Electrical Systems

Clamp meter ABCs

A back-to-basics explanation of how, when, why and what to measure.

By Chris Rayburn, Fluke

What is a clamp meter, and what can it do? What measurements can be made with a clamp meter? How do you get the most out of a clamp meter? Which clamp meter is best suited to the environment the meter will be used in?

With technological advances in electrical equipment and circuits come more challenges for electricians and technicians. These advances not only require more capability in today’s test equipment, but more skills on the part of the people who use them.

An electrician who has a good grounding in the fundamentals of test-equipment use will be better prepared for today’s testing and troubleshooting challenges. The clamp meter is an important and common tool found in the toolboxes of electricians and technicians alike.

A clamp meter is an electrical tester that combines a voltmeter with a clamp-type current meter. Like the multimeter, the clamp meter has passed through the analog period and into the digital world. Originally created primarily as a single-purpose test tool for electricians, today’s models have incorporated more measurement functions, more accuracy, and, in some instruments, some very special measurement features. Today’s clamp meters have most of the basic functions of a digital multimeter (DMM), but with the added feature of a current transformer built into the product.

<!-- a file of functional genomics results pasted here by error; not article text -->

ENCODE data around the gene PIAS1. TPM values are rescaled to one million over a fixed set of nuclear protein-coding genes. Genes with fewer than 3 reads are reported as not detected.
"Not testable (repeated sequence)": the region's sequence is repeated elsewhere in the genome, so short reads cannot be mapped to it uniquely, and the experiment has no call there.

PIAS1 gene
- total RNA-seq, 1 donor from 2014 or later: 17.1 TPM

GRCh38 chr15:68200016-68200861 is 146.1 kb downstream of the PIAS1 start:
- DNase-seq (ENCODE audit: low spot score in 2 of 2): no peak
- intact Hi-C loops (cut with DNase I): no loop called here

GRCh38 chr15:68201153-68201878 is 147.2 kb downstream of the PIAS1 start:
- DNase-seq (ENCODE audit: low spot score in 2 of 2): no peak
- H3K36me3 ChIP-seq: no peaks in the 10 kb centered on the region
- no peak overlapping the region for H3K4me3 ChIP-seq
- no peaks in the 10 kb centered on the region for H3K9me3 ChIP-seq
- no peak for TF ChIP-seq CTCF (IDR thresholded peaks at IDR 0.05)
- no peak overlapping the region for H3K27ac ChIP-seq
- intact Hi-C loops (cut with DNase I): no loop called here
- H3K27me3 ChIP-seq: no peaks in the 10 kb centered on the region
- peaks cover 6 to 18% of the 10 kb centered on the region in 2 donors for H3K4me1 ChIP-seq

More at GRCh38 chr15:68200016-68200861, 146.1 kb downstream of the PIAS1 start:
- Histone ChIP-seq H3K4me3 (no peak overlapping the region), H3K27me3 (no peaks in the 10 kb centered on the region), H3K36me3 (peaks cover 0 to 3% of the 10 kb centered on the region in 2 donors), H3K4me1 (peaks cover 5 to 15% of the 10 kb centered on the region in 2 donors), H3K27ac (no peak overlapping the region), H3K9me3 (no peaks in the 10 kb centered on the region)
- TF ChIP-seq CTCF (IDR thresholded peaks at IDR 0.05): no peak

The transformer action

The ability of clamp meters to measure large ac currents is based on simple transformer action. When you clamp the instrument’s jaws or flexible current probe around a conductor carrying ac current, that current is coupled through the jaws, similar to the iron core of a power transformer, and into a secondary winding that is connected across the shunt of the meter’s input. A much smaller current is delivered to the meter’s input due to the ratio of the number of secondary windings versus the number of primary windings wrapped around the core. Usually, the primary is represented by the one conductor around which the jaws or flexible current probe is clamped. If the secondary has 1,000 windings, then the secondary current is 1/1000 the current flowing in the primary, or in this case the conductor being measured. Thus, 1 A of current in the conductor being measured would produce 0.001 Amps or 1 milliAmp of current at the input of the meter. With this technique, much larger currents can be measured by increasing the number of turns in the secondary.